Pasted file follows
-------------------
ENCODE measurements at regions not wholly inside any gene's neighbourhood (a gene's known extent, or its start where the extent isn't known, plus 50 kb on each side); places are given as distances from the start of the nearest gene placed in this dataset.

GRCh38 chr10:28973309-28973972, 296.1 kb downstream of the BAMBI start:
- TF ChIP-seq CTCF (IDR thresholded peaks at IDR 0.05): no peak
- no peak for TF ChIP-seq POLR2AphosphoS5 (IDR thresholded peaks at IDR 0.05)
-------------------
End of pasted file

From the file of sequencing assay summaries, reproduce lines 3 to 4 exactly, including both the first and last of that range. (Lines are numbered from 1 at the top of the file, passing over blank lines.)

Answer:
- TF ChIP-seq CTCF (IDR thresholded peaks at IDR 0.05): no peak
- no peak for TF ChIP-seq POLR2AphosphoS5 (IDR thresholded peaks at IDR 0.05)